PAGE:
The first principle of the Hippocratic Oath, which all physicians are sworn to abide by, is: Do no harm. I don’t want to be regarded as a nitpicker, but, as standards go, I’d say that’s a pretty measly one.
Do no harm?! For crying out loud, Boy Scouts at least have to be prepared. Soldiers are expected to be all they can be, and while I think we’d all agree that’s pretty vague as to specifics, the basic tone suggests that courage and self-sacrifice could well be part of the job description.
And although I don’t know it for a fact, logic would dictate that being a member of the 4-H Club would at the very least require feeding the chickens, slopping the pigs, and washing one’s hands before sitting down at the breakfast table.
I mean, what if something that inconsequential was the first principle of other occupations? What if accountants had to be admonished not to round off numbers to the nearest zero, and bus drivers were told to really knuckle down and not run into any lampposts? How would you like it if chefs graduating from culinary academies were handed their diplomas, their puffy white caps, and a friendly piece of advice from the dean along the lines of “Remember, arsenic is not a condiment”?
How about barbers? Would it put your mind to rest if you discovered that the first principle in their handbook was a reminder that they’re not matadors, and it’s not recommended that they take home a bagful of ears at the end of the day?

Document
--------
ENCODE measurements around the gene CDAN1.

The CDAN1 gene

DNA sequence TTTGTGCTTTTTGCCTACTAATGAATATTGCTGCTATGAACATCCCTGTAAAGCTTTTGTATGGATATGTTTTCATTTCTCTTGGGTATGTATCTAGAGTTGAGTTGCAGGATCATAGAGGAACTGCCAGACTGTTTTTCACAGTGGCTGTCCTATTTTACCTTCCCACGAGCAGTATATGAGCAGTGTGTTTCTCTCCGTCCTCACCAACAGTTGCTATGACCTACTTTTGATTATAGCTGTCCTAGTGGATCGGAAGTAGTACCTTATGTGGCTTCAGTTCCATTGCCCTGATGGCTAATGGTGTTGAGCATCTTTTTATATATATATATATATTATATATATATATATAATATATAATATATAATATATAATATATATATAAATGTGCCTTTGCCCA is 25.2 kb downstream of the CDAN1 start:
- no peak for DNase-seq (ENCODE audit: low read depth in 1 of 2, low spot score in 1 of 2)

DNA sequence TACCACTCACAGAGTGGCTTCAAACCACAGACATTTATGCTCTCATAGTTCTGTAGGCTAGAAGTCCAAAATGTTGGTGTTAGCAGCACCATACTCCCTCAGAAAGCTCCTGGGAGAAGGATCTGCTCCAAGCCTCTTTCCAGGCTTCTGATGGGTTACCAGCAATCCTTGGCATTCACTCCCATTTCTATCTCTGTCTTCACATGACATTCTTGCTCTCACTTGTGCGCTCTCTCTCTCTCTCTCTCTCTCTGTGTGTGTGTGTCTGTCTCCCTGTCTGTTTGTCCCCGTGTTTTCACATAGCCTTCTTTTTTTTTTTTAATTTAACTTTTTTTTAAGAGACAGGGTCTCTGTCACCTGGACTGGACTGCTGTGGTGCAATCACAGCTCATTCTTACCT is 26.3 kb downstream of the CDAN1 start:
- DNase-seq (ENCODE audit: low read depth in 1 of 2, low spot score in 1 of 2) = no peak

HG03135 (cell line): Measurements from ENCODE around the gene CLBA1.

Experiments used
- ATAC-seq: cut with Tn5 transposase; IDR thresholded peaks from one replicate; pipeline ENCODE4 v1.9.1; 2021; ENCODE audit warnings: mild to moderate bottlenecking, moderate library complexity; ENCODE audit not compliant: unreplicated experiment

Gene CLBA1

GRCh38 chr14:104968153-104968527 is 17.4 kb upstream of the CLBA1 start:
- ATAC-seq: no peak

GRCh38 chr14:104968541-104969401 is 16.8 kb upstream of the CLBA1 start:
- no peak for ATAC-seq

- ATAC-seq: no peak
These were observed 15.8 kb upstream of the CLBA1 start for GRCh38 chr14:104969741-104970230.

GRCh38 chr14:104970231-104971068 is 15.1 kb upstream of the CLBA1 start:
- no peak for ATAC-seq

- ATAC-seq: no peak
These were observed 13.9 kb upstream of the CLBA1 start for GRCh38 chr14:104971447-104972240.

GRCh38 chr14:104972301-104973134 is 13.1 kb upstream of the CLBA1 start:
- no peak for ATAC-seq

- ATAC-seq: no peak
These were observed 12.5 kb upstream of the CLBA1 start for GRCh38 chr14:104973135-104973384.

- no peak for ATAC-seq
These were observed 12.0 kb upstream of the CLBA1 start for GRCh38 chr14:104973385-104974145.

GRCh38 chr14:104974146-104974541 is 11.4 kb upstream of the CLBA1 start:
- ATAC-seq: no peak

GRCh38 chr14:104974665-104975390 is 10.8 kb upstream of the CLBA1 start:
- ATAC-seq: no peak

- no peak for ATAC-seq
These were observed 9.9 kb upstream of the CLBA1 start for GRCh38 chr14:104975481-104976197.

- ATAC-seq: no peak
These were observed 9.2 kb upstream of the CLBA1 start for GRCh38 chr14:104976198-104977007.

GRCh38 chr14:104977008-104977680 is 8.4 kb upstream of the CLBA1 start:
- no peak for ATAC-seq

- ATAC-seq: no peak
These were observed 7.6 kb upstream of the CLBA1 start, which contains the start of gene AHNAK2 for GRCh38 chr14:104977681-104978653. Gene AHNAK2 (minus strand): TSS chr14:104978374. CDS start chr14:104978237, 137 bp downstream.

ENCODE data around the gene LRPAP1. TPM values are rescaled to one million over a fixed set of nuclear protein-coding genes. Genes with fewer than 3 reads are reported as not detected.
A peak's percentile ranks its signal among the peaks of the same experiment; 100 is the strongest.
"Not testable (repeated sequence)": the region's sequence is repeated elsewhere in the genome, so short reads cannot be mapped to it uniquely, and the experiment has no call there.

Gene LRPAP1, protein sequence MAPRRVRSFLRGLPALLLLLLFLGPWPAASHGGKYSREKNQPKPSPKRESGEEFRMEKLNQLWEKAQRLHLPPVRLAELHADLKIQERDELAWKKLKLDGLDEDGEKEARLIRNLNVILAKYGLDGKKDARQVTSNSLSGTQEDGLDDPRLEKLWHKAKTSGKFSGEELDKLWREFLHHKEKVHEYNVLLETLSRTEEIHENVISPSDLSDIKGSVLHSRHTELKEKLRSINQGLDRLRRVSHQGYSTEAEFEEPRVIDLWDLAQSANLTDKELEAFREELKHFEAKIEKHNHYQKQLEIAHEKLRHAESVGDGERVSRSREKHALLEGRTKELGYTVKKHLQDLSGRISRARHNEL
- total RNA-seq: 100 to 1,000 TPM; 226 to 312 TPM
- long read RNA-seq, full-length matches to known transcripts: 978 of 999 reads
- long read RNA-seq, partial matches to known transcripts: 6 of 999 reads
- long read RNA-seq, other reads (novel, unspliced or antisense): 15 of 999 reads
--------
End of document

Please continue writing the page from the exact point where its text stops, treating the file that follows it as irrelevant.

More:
This is not to say that we should all stand around and ridicule physicians simply because the Mafia apparently has slightly higher expectations of its members than the AMA has. While we can all agree that the doctors’ motto leaves something to be desired, things could be a lot worse. Take criminal defense attorneys. Please, as Henny Youngman used to say.
When a person devotes his life to employing all the skill and guile at his command in order to spring killers, rapists and pedophiles, doesn’t it make you wonder what sort of oath he took? What could it possibly have been? What words do these shysters live by? Get the money up front? Hey, he didn’t kill me!? Don’t worry about divine justice, God is dead?
Which brings us at last to politicians. Like doctors, they, too, have a code of conduct. In their case, it’s known as the Hypocritical Oath, and its first and only principle is: Don’t get caught.